Avian Influenza

bpintailAvian influenza (“bird flu”) is a viral illness commonly found in certain wild bird populations, most notably waterfowl and shorebirds. Wild birds, including waterfowl and some shorebirds and seabirds, may carry a variety of avian influenza (AI) viruses and not show clinical signs of illness.

Few AI viruses are able to infect humans, but influenza viruses are highly dynamic and change over time. The Centers for Disease Control and Prevention (CDC) considers the risk to the general public from HPAI infection in wild birds, backyard birds, and commercial poultry to be low.

Occasionally, AI viruses change into forms that are deadly to domestic chickens and turkeys. These viruses are known as highly pathogenic avian influenza (HPAI) viruses, and the designation of “highly pathogenic” refers to its effect on domestic poultry, not humans or wildlife.

In 2022 in Virginia, HPAI has been detected in seven bird species: American green-winged teal, mallard, gadwall, American wigeon, Canada goose, bald eagle, and black vulture. There is no immediate public health concern with the HPAI viruses detected in Virginia.

Guidelines for Hunters

HPAI is a virus with the potential to cause significant economic losses to Virginia’s poultry industry.  By following the guidance below, waterfowl hunters can do their part to keep domestic birds safe from this virus.

  • Wear rubber gloves when cleaning game.
  • Dress your game birds in the field whenever possible.
  • If you must dress birds at home, clean them in an area that your poultry and pet birds cannot access.
  • Keep a separate pair of shoes to wear only in your game cleaning area. If this is not possible, wear rubber footwear and clean/disinfect footwear before entering or leaving the area.
  • Use dedicated tools for cleaning game, whether in the field or at home. Do not use those tools around your poultry or pet birds.
  • Wash hands with soap and water immediately after handling game. If soap and water are not available, use alcohol wipes or an alcohol-based hand sanitizer.
  • Double bag the offal and feathers. Tie the inner bag, and be sure to take off your rubber gloves and leave them in the outer bag before tying it closed.
  • Place the bag in a trash can that poultry and pet birds cannot access. This trash can should also be stored away from children, pets, or other animals.
  • Wash tools and working surfaces with soap and water, then disinfect with a 10% solution of chlorine bleach.

While the CDC considers the risk to the general public from HPAI infection in wild birds to be low, the following safety guidelines help to ensure that you minimize your exposure to HPAI and other diseases of wildlife.

  • Do no handle or butcher birds that are obviously sick or are found dead.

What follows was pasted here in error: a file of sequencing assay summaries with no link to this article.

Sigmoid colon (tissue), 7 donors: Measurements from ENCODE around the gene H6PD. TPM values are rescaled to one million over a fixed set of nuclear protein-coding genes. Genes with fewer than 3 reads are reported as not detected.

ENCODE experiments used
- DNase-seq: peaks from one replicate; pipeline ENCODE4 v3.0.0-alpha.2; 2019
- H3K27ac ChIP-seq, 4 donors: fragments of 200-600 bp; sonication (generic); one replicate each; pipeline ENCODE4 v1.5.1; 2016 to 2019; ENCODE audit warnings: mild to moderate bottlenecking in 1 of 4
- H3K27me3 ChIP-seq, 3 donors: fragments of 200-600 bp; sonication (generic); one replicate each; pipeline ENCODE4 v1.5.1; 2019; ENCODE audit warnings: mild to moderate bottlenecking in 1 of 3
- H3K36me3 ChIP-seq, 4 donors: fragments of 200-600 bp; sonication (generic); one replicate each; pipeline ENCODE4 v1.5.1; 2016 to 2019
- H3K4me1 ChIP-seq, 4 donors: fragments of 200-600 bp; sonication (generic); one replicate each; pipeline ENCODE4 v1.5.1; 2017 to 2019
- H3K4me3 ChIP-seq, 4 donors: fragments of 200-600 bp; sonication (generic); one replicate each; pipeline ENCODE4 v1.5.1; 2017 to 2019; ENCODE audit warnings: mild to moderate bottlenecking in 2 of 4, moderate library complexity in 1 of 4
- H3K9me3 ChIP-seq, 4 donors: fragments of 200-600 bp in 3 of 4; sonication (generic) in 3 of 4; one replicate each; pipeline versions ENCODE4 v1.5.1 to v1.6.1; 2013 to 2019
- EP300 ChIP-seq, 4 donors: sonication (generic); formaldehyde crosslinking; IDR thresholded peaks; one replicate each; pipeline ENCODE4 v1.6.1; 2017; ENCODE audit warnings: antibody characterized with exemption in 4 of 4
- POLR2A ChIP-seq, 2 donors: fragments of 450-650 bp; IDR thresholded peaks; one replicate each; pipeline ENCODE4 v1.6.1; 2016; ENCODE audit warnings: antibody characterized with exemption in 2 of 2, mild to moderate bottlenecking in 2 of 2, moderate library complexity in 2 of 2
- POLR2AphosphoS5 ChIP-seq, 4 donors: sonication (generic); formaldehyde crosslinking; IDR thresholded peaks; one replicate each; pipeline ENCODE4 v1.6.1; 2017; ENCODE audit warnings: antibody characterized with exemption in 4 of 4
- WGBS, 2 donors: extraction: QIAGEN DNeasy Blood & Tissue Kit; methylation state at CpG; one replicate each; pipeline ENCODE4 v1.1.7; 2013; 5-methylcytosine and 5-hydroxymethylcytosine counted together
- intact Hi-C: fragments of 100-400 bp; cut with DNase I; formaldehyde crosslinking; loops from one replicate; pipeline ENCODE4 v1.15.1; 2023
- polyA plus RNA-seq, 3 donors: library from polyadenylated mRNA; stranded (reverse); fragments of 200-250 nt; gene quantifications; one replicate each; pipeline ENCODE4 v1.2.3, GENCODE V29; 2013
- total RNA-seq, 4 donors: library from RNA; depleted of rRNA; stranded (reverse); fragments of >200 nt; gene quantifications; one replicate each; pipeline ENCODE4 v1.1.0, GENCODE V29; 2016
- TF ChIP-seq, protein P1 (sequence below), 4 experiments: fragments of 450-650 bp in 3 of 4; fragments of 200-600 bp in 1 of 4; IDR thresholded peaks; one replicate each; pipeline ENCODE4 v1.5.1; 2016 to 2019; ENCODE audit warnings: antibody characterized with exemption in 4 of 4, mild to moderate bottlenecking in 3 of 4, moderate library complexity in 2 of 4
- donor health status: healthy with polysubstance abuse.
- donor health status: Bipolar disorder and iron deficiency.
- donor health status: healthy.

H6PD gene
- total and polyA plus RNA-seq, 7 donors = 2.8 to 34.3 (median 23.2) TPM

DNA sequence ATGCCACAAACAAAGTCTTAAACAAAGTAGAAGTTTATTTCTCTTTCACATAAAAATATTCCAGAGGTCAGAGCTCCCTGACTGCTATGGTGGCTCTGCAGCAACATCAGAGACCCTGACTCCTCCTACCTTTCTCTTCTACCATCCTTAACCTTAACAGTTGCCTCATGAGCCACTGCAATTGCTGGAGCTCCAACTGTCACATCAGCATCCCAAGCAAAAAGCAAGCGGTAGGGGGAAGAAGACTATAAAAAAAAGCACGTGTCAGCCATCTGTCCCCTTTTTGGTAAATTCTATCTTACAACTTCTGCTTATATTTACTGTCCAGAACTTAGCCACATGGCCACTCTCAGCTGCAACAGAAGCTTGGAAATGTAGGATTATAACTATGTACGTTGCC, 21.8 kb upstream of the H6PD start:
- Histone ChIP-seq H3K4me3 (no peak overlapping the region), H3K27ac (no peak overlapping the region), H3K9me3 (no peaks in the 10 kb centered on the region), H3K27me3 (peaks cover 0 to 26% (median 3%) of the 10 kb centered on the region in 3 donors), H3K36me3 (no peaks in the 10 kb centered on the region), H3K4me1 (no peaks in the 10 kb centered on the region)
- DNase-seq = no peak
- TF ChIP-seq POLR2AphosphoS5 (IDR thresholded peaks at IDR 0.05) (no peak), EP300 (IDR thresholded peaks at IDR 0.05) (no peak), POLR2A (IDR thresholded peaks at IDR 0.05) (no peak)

• Avoid contact with urates, feces, and bodily fluids when plucking and cleaning birds.
  • Do not eat, drink, or smoke while cleaning game.
  • Wear rubber gloves and washable clothing when cleaning game.
  • Wash tools and working surfaces with soap and water, then disinfect with a 10% solution of chlorine bleach.
  • Keep uncooked game in a separate container, away from cooked or ready-to-eat foods.
  • Wash hands thoroughly with soap and water or disinfectant wipes immediately after handling game. If soap and water are not available, use alcohol wipes or an alcohol-based hand sanitizer.
  • Cook game meat thoroughly – birds should reach an internal temperature of 165°F as measured by a meat thermometer to kill disease organisms and parasites.

Guidelines for Individuals Finding Dead Birds

  • DWR staff have been notified to be extra vigilant for sick or dead raptors (hawks, eagles, owls), turkeys, and waterfowl (ducks, swans, geese).
  • If you see a sick or dead eagle, hawk, owl, or turkey (excluding carcasses found on the road) or turkey, please notify DWR via the Virginia Wildlife Conflict Helpline at 855-571-9003.
  • If you find five or more dead vultures, waterfowl, shorebirds, or seabirds in the same area within five days, please notify DWR via the Virginia Wildlife Conflict Helpline at 855-571-9003.
  • If you find a dead song bird(s) or suspect that one of the species listed above died of trauma from hitting a stationary object (window, power line) or moving vehicle (found on or near a road), or by predation (cat), do not call DWR and safely dispose of the bird using the guidelines below.
    • To dispose of a dead bird, pick up the bird with an inverted bag or disposable glove, place the bird in another bag, and dispose of it in the trash. Trash receptacles should be secured so that children, pets and wild animals do not have access to them.

Additional Resources